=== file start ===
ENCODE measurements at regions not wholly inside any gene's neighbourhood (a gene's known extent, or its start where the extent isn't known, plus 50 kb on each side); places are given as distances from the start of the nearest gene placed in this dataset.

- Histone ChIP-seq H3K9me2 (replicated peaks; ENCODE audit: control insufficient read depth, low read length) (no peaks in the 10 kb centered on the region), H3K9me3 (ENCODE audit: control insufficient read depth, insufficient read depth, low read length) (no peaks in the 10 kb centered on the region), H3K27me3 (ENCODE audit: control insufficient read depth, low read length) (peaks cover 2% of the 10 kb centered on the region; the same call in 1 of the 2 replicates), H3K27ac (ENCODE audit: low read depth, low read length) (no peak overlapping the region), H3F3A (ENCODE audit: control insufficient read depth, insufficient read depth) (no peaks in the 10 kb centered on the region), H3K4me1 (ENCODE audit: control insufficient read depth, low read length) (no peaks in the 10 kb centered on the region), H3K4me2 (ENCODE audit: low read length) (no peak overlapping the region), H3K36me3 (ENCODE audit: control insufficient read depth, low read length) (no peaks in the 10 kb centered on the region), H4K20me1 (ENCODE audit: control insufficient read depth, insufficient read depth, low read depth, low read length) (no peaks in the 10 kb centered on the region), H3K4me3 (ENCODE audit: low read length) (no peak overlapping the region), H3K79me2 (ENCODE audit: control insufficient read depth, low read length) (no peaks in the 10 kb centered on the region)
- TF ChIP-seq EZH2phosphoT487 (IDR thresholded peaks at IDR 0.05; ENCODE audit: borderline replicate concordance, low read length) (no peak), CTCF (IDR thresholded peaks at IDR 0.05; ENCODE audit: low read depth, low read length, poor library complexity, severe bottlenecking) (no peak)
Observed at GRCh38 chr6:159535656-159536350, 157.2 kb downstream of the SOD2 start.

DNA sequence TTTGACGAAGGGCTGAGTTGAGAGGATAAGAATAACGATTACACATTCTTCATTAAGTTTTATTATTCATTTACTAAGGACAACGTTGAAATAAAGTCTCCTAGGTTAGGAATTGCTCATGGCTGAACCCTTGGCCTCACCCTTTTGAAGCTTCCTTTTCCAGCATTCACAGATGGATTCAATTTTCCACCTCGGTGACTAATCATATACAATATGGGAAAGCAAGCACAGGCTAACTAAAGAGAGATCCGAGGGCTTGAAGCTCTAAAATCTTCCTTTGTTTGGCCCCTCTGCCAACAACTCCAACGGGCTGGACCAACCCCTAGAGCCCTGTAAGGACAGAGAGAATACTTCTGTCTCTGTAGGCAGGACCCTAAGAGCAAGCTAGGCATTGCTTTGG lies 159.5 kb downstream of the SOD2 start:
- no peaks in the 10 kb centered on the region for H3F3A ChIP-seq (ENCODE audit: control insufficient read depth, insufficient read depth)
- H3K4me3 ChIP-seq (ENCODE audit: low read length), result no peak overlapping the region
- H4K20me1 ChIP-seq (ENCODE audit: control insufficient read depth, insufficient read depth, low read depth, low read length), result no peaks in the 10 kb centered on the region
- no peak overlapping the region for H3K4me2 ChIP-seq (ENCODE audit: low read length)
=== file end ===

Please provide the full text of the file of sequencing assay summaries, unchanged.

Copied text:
ENCODE measurements at regions not wholly inside any gene's neighbourhood (a gene's known extent, or its start where the extent isn't known, plus 50 kb on each side); places are given as distances from the start of the nearest gene placed in this dataset.

- Histone ChIP-seq H3K9me2 (replicated peaks; ENCODE audit: control insufficient read depth, low read length) (no peaks in the 10 kb centered on the region), H3K9me3 (ENCODE audit: control insufficient read depth, insufficient read depth, low read length) (no peaks in the 10 kb centered on the region), H3K27me3 (ENCODE audit: control insufficient read depth, low read length) (peaks cover 2% of the 10 kb centered on the region; the same call in 1 of the 2 replicates), H3K27ac (ENCODE audit: low read depth, low read length) (no peak overlapping the region), H3F3A (ENCODE audit: control insufficient read depth, insufficient read depth) (no peaks in the 10 kb centered on the region), H3K4me1 (ENCODE audit: control insufficient read depth, low read length) (no peaks in the 10 kb centered on the region), H3K4me2 (ENCODE audit: low read length) (no peak overlapping the region), H3K36me3 (ENCODE audit: control insufficient read depth, low read length) (no peaks in the 10 kb centered on the region), H4K20me1 (ENCODE audit: control insufficient read depth, insufficient read depth, low read depth, low read length) (no peaks in the 10 kb centered on the region), H3K4me3 (ENCODE audit: low read length) (no peak overlapping the region), H3K79me2 (ENCODE audit: control insufficient read depth, low read length) (no peaks in the 10 kb centered on the region)
- TF ChIP-seq EZH2phosphoT487 (IDR thresholded peaks at IDR 0.05; ENCODE audit: borderline replicate concordance, low read length) (no peak), CTCF (IDR thresholded peaks at IDR 0.05; ENCODE audit: low read depth, low read length, poor library complexity, severe bottlenecking) (no peak)
Observed at GRCh38 chr6:159535656-159536350, 157.2 kb downstream of the SOD2 start.

DNA sequence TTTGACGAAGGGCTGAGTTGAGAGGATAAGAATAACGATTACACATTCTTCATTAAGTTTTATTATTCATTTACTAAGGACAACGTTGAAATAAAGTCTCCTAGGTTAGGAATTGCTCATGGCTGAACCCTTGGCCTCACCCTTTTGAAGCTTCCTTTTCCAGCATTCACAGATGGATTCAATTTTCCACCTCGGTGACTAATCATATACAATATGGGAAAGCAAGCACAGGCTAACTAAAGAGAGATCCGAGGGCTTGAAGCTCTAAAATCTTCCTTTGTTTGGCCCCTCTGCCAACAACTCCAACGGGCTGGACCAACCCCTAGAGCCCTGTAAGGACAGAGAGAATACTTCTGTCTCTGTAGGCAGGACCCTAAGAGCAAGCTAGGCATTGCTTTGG lies 159.5 kb downstream of the SOD2 start:
- no peaks in the 10 kb centered on the region for H3F3A ChIP-seq (ENCODE audit: control insufficient read depth, insufficient read depth)
- H3K4me3 ChIP-seq (ENCODE audit: low read length), result no peak overlapping the region
- H4K20me1 ChIP-seq (ENCODE audit: control insufficient read depth, insufficient read depth, low read depth, low read length), result no peaks in the 10 kb centered on the region
- no peak overlapping the region for H3K4me2 ChIP-seq (ENCODE audit: low read length)